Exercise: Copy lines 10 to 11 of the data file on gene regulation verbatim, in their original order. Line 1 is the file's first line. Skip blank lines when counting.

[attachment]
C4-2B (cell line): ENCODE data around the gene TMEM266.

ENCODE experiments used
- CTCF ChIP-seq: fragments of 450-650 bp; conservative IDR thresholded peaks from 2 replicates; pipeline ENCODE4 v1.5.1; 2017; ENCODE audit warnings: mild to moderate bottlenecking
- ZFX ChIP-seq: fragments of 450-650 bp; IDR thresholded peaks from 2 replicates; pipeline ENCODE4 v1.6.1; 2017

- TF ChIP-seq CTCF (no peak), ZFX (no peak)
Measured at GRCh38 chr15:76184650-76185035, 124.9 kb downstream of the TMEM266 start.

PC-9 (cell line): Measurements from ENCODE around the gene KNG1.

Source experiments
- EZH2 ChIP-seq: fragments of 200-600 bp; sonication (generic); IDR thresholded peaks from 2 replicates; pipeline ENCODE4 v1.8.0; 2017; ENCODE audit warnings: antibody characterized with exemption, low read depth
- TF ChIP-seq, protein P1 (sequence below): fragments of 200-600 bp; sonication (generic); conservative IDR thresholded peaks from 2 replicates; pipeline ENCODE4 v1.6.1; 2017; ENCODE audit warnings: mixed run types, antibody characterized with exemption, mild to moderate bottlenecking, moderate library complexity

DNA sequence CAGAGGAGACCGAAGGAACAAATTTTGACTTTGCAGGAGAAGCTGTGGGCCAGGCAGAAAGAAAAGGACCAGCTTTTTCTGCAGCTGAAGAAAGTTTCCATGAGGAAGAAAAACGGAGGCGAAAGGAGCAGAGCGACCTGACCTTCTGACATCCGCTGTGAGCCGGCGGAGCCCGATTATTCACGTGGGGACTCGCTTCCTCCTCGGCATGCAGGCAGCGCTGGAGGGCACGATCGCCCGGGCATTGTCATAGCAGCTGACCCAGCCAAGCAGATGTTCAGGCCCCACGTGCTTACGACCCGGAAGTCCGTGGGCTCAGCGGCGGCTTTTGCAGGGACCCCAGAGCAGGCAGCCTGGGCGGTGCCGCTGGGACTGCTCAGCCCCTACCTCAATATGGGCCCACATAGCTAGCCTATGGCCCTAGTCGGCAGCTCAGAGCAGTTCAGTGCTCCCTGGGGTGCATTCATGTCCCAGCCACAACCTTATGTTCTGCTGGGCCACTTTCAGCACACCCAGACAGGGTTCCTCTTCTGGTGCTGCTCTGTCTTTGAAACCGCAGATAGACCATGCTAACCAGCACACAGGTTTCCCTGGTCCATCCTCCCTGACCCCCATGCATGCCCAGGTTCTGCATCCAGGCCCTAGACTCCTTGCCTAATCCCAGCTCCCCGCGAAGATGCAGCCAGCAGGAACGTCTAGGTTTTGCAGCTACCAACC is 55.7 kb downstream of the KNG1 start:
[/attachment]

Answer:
- TF ChIP-seq, protein P1 (sequence below): fragments of 200-600 bp; sonication (generic); conservative IDR thresholded peaks from 2 replicates; pipeline ENCODE4 v1.6.1; 2017; ENCODE audit warnings: mixed run types, antibody characterized with exemption, mild to moderate bottlenecking, moderate library complexity

DNA sequence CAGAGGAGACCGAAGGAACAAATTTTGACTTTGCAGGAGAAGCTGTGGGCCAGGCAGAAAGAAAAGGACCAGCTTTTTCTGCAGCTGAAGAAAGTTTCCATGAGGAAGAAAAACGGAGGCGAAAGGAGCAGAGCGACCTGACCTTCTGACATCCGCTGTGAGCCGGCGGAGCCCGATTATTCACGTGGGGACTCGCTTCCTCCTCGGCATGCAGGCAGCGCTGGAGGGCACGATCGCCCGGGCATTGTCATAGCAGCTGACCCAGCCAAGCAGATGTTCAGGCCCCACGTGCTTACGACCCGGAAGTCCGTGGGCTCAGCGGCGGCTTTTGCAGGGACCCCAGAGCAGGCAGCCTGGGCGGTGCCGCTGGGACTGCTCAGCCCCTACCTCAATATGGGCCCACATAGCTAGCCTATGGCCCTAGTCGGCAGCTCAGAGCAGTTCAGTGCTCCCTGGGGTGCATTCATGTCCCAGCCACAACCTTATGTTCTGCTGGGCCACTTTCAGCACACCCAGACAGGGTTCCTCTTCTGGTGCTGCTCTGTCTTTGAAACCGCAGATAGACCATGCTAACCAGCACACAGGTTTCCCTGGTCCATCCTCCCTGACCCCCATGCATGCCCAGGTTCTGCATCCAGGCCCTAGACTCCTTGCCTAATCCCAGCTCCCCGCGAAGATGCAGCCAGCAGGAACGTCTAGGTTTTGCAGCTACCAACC is 55.7 kb downstream of the KNG1 start: